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Digital Mapping Techniques '98 -- Workshop Proceedings
U.S. Geological Survey Open-File Report 98-487

Can We Get There from Here? Experiences of the Alaska Division of Geological & Geophysical Surveys

By Gail Davidson

Alaska Division of Geological & Geophysical Surveys
794 University Avenue, Suite 200
Fairbanks, AK 99709
Telephone: (907) 451-5006
Fax: (907) 451-5050


More than 15 years ago, the Alaska Division of Geological and Geophysical Surveys (DGGS) acquired a minicomputer to assist in geochemical modeling. Included with the modeling software was a GIS system. Over the next several years, use of the GIS system grew, while use of the modeling software stagnated. We first used the GIS to locate geochemical sample locations and attach analytical data to them, then ran various statistical programs outside the GIS and used the results to produce maps of geochemical anomalies. Concurrently we began to digitize geologic contacts and produce black and white maps that were as similar as possible to maps made by older cartographic methods. One staff member, supplemented by student interns, was involved in the GIS effort. The remainder of the DGGS staff, 150 strong at the time, showed little interest in the possibilities for the new method.


The present DGGS staff of 25 is illustrated in Figure 1. At this time, DGGS uses Arc/Info to produce all of its geologic maps. These maps are made to resemble as closely as possible the maps formerly made by hand. The GIS is being used as a cartographic output system with the added advantage of easier updates. In the past, project geologists have passed their completed geologic work to a Publications Section to put it into publishable form. With so few staff members in the Survey, we no longer have that luxury.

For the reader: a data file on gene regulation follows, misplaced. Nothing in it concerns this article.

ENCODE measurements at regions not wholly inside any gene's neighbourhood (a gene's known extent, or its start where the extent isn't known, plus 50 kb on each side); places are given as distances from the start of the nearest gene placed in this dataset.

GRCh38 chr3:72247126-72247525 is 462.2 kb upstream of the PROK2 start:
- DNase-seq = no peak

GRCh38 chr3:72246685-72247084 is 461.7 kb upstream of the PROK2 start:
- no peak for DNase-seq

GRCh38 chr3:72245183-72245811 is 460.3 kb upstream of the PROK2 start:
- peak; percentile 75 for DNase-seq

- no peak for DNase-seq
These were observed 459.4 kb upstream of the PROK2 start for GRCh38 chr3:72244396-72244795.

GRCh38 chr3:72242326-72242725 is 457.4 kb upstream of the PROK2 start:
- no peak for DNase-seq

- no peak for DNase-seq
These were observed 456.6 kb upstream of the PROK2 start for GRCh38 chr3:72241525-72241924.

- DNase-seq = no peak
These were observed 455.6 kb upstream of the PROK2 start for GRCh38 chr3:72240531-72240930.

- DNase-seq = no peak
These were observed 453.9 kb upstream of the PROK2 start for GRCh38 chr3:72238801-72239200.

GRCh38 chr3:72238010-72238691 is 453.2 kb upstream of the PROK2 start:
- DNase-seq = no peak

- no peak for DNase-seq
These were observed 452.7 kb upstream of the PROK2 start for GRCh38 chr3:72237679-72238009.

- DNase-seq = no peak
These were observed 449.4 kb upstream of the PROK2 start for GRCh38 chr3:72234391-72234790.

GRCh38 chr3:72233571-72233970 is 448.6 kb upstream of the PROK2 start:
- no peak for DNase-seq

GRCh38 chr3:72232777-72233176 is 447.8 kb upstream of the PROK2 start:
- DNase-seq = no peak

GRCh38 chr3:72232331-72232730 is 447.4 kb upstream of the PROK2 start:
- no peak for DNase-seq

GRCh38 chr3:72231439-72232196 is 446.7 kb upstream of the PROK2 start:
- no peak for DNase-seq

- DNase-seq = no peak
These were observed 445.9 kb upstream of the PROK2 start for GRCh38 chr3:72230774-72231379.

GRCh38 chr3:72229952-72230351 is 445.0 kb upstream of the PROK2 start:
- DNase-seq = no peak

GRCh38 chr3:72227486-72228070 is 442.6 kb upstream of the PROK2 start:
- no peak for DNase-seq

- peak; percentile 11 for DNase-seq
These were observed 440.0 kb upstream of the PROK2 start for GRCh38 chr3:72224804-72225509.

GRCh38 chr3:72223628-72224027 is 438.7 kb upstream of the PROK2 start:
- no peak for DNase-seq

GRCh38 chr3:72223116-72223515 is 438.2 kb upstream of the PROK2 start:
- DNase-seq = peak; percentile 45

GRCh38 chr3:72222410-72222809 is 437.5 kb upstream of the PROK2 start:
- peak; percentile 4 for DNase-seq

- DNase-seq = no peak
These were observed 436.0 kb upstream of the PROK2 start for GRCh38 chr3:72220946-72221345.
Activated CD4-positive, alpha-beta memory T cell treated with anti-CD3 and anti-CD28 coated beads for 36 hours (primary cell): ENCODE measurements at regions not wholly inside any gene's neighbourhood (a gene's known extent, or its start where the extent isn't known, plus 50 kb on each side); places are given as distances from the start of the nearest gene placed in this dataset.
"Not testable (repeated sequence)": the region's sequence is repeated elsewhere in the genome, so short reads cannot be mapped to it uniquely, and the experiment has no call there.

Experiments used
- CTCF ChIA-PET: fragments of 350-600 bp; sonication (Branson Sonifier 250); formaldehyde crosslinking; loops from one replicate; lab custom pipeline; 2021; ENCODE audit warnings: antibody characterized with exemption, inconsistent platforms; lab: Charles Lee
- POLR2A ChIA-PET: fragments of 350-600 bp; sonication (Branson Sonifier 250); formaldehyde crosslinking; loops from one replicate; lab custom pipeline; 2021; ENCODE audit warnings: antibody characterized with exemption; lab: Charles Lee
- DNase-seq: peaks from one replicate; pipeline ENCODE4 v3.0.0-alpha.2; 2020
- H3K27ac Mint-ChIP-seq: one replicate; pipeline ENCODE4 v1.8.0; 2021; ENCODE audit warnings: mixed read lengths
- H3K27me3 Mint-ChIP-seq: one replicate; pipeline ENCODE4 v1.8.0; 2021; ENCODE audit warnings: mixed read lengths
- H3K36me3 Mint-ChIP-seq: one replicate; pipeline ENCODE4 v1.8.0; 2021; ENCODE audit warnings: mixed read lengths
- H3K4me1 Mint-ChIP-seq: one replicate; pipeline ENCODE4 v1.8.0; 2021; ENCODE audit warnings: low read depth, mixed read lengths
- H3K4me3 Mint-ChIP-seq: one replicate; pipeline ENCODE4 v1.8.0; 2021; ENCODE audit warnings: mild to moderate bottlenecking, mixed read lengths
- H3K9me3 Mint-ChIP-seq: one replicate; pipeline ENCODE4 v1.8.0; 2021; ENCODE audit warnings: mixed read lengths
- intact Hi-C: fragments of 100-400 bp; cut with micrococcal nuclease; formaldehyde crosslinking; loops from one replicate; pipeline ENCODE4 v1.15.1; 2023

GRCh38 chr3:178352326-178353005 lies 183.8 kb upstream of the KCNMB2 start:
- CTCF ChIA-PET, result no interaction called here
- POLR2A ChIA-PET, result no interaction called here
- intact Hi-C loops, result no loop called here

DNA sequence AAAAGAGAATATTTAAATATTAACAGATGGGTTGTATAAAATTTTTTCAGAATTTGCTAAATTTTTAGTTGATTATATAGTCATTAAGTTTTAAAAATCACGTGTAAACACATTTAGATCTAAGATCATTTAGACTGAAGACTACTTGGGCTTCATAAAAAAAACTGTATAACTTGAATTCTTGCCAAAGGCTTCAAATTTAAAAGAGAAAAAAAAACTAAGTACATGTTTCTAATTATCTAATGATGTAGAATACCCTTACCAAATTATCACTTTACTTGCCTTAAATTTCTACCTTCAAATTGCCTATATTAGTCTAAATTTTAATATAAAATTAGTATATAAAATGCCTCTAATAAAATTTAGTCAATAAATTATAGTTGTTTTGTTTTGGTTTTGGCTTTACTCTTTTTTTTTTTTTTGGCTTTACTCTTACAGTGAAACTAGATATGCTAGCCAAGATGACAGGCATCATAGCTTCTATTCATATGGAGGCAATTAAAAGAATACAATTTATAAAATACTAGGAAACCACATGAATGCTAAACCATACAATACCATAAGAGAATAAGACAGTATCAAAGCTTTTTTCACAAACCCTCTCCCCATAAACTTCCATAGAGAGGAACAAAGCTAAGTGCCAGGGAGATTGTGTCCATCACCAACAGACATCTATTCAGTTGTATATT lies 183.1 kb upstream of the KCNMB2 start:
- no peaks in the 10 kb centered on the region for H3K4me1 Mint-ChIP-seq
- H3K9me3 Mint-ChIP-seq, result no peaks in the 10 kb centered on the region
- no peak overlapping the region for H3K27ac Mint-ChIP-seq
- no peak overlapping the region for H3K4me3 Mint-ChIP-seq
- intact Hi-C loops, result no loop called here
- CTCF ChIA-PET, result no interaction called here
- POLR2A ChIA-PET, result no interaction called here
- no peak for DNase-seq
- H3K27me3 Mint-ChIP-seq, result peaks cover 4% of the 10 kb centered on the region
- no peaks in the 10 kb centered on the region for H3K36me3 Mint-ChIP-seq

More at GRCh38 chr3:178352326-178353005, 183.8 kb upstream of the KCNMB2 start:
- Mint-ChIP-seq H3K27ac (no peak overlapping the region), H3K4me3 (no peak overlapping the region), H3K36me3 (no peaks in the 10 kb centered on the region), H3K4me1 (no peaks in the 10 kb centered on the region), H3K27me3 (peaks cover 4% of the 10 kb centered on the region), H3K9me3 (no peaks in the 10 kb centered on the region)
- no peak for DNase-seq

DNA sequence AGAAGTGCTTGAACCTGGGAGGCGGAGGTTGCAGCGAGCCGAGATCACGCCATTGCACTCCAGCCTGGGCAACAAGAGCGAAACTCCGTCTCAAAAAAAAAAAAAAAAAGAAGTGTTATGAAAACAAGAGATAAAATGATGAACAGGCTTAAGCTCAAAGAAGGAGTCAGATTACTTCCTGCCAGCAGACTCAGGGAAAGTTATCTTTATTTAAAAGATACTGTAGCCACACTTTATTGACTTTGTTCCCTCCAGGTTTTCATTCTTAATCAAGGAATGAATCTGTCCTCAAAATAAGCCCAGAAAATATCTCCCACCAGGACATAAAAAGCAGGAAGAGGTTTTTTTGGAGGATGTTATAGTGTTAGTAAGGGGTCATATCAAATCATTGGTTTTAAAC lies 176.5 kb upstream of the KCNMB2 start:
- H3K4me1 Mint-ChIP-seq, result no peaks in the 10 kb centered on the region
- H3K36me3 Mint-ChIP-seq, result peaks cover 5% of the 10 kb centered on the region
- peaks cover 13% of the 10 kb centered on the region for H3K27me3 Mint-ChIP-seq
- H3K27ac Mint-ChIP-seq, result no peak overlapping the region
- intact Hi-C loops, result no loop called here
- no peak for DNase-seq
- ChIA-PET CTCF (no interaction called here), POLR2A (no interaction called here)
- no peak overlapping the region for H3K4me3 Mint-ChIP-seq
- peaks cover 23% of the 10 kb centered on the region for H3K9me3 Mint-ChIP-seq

Under the present scheme, project teams include a cartographer, the editor, and the GIS manager as well as field mappers and student interns. Few of the geologists have used the GIS system to date. Only one of the cartographers is GIS-literate. In theory, projects are responsible for their own GIS work from start to finish. The GIS manager and the cartographer are teaching student interns to digitize and edit maps, then to make final output copy. Unfortunately, students are transitive, and several months worth of training time is often used for only one project, then we start over with training a new student. Project geologists are complaining that the GIS is too hard to learn, that they don't have time to do this work on top of everything else, and that we need more cartographers to do this work for them. GIS work is seen as mundane digitizing only. There is little knowledge of what databases can do for data analysis, or of what projects can contribute to a growing spatial database. Although we are adding new types of data with each project, there is a very little geospatial analysis being done, barring a few derivative maps from surficial geology.

Figure 1 -thumbnail


    Figure 1. Organizational chart of the Alaska Division of Geological and Geophysical Surveys.


Our dream for the future includes having the entire GIS database available to all geologists on their desktops for them to use in data analysis. We dream of a user-friendly interface with which geologists can pull together all types of data gathered in the field and from the literature to construct and improve the database of geologic mapping. We envision a relational database that is driven by the needs of geologists for the geographic component of the data. All the geologists and support staff of the Survey will have access to the data and be adding to it. The database will be the basis for creating maps and reports as well as publishing them. All of the geologists will be intimately involved in data entry and analysis. Most importantly, the growing database will be available to our customers, the public, over the World Wide Web.

How do we get there from here? How do we convince the geologic population that not only are databases important, but that their direct involvement with those databases is critical to the success of the agency?

So far we don't have answers for these questions. One obvious answer to the workload problem is to hire more staff to input data. This, however, is a funding problem in the present scenario of budget cuts, and it removes geologists from direct contact with the data. Partnering with other agencies is a popular concept, though in practice, geologists are reluctant to give up territory. As more talks at geological conferences emphasize a use of GIS databases to solve problems, the importance of the technology should grow.

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